Do yourself a good turn and hie over to novelist Michael Prescott’s blog to read “Graham Holderness Clarifies His Position” wherein — in a hilarious commentary on the nature of fame in the third millenium — Shakespearean scholar Holderness says:
My name is Graham Holderness, and my position on the Shakespeare Authorship Question is that I am interested in reasonable doubt, but not in alternative certainty.
Although Holderness speaks gentlemanly at length on his acceptance of the Stratfordian hypothesis, I’m not sure he understands what a breath of fresh air his humor and relative freedom from dogmatism bring to the authorship discourse. As a starting point for those who question the Stratfordian attribution of Shakespeare’s works, I could whole-heartedly support the Holderness Creed.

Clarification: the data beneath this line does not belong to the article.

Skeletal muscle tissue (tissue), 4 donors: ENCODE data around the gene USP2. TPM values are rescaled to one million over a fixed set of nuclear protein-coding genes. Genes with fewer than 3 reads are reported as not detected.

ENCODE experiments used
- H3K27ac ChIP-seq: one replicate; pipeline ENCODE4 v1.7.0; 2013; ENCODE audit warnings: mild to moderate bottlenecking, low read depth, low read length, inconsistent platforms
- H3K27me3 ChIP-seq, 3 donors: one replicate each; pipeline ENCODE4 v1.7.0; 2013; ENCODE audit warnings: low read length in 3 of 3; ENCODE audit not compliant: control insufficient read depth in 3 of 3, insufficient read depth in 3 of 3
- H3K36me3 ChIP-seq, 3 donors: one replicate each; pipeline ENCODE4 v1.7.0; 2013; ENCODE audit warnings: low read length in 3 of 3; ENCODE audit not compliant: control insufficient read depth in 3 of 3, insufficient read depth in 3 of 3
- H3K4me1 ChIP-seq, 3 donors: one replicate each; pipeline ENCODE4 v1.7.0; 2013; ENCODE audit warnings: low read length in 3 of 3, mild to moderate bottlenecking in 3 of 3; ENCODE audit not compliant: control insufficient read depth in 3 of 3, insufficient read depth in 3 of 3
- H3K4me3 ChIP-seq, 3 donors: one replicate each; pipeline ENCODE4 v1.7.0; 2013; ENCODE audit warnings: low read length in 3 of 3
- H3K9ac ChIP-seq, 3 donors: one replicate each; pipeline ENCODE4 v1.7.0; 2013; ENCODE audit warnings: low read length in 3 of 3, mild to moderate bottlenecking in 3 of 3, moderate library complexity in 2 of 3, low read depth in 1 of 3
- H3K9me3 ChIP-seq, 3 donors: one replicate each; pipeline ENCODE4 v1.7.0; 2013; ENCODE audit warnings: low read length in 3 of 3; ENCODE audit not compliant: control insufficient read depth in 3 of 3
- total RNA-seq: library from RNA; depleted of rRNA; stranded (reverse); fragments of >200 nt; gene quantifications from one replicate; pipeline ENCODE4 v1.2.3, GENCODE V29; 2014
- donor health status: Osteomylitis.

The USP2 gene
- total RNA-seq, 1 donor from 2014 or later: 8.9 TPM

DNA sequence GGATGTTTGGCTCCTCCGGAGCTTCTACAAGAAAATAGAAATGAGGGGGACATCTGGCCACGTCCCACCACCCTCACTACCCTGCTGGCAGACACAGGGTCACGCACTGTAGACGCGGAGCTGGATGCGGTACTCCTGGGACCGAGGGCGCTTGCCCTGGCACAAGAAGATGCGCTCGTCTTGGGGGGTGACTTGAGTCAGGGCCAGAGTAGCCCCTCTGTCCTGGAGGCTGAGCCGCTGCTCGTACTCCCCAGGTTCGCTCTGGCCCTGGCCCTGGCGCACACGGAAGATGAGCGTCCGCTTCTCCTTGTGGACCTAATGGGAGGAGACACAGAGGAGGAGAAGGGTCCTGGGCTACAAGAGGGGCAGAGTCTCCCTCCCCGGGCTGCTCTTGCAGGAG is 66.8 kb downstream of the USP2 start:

Graham Holderness and Katherine Scheil edited the current issue – Shakespeare and ‘the personal story’, Vol. 21, No. 3, Winter 2009 — of the journal Critical Survey published by Berghahn Journals. The journal “. . . addresses central issues of critical practice and literary theory in a language that is clear, concise, and accessible, with a primary focus on Renaissance and Modern writing and culture.” Readers may view the full text of the Scheil and Holderness introductory essay, “Introduction: Shakespeare and ‘the personal story'”.
From their introductory article:
Shakespeare scholars since Edmund Malone have tried toconstruct a biography based on the historical evidence, and to explore links between the man and his works. There is of course massively more information about the latter than the former, but the two are notoriously difficult to connect.